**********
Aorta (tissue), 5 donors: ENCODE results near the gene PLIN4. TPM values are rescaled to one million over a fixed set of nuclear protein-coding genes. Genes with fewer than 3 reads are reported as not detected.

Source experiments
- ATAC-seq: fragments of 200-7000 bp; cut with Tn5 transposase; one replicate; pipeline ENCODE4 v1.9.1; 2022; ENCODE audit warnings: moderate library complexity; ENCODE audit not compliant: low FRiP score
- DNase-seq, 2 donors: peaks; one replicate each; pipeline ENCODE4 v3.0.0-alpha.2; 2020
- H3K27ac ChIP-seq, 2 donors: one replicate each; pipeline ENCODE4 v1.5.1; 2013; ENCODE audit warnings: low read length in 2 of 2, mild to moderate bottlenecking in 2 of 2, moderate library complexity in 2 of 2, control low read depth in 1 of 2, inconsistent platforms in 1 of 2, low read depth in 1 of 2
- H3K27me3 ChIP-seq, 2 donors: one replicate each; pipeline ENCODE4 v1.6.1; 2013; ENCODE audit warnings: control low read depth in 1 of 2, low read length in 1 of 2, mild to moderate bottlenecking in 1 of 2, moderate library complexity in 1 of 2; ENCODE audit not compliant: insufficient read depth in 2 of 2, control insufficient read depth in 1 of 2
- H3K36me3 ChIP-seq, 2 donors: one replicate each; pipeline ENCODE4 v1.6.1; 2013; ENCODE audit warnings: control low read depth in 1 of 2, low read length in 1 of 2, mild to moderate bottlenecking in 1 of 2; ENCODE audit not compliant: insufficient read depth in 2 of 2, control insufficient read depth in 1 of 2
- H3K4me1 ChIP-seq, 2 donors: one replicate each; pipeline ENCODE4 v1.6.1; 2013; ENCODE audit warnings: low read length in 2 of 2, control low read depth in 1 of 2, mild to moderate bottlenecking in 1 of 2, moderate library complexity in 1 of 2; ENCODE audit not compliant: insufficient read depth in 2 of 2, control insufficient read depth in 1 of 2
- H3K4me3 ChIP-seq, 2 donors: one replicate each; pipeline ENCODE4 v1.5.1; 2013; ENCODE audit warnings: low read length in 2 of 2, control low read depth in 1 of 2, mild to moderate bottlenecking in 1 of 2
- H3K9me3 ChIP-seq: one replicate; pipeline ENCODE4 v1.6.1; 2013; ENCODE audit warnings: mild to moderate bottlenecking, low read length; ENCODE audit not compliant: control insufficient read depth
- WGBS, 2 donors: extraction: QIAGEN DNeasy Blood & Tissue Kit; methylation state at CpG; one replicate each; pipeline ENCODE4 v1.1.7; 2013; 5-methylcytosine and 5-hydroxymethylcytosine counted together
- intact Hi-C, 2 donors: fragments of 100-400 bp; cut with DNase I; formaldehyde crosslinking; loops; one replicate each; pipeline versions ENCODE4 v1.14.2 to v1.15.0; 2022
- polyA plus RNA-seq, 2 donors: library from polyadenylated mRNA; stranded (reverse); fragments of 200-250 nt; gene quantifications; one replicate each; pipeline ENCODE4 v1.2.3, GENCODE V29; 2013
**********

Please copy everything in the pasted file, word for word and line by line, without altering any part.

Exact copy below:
Aorta (tissue), 5 donors: ENCODE results near the gene PLIN4. TPM values are rescaled to one million over a fixed set of nuclear protein-coding genes. Genes with fewer than 3 reads are reported as not detected.

Source experiments
- ATAC-seq: fragments of 200-7000 bp; cut with Tn5 transposase; one replicate; pipeline ENCODE4 v1.9.1; 2022; ENCODE audit warnings: moderate library complexity; ENCODE audit not compliant: low FRiP score
- DNase-seq, 2 donors: peaks; one replicate each; pipeline ENCODE4 v3.0.0-alpha.2; 2020
- H3K27ac ChIP-seq, 2 donors: one replicate each; pipeline ENCODE4 v1.5.1; 2013; ENCODE audit warnings: low read length in 2 of 2, mild to moderate bottlenecking in 2 of 2, moderate library complexity in 2 of 2, control low read depth in 1 of 2, inconsistent platforms in 1 of 2, low read depth in 1 of 2
- H3K27me3 ChIP-seq, 2 donors: one replicate each; pipeline ENCODE4 v1.6.1; 2013; ENCODE audit warnings: control low read depth in 1 of 2, low read length in 1 of 2, mild to moderate bottlenecking in 1 of 2, moderate library complexity in 1 of 2; ENCODE audit not compliant: insufficient read depth in 2 of 2, control insufficient read depth in 1 of 2
- H3K36me3 ChIP-seq, 2 donors: one replicate each; pipeline ENCODE4 v1.6.1; 2013; ENCODE audit warnings: control low read depth in 1 of 2, low read length in 1 of 2, mild to moderate bottlenecking in 1 of 2; ENCODE audit not compliant: insufficient read depth in 2 of 2, control insufficient read depth in 1 of 2
- H3K4me1 ChIP-seq, 2 donors: one replicate each; pipeline ENCODE4 v1.6.1; 2013; ENCODE audit warnings: low read length in 2 of 2, control low read depth in 1 of 2, mild to moderate bottlenecking in 1 of 2, moderate library complexity in 1 of 2; ENCODE audit not compliant: insufficient read depth in 2 of 2, control insufficient read depth in 1 of 2
- H3K4me3 ChIP-seq, 2 donors: one replicate each; pipeline ENCODE4 v1.5.1; 2013; ENCODE audit warnings: low read length in 2 of 2, control low read depth in 1 of 2, mild to moderate bottlenecking in 1 of 2
- H3K9me3 ChIP-seq: one replicate; pipeline ENCODE4 v1.6.1; 2013; ENCODE audit warnings: mild to moderate bottlenecking, low read length; ENCODE audit not compliant: control insufficient read depth
- WGBS, 2 donors: extraction: QIAGEN DNeasy Blood & Tissue Kit; methylation state at CpG; one replicate each; pipeline ENCODE4 v1.1.7; 2013; 5-methylcytosine and 5-hydroxymethylcytosine counted together
- intact Hi-C, 2 donors: fragments of 100-400 bp; cut with DNase I; formaldehyde crosslinking; loops; one replicate each; pipeline versions ENCODE4 v1.14.2 to v1.15.0; 2022
- polyA plus RNA-seq, 2 donors: library from polyadenylated mRNA; stranded (reverse); fragments of 200-250 nt; gene quantifications; one replicate each; pipeline ENCODE4 v1.2.3, GENCODE V29; 2013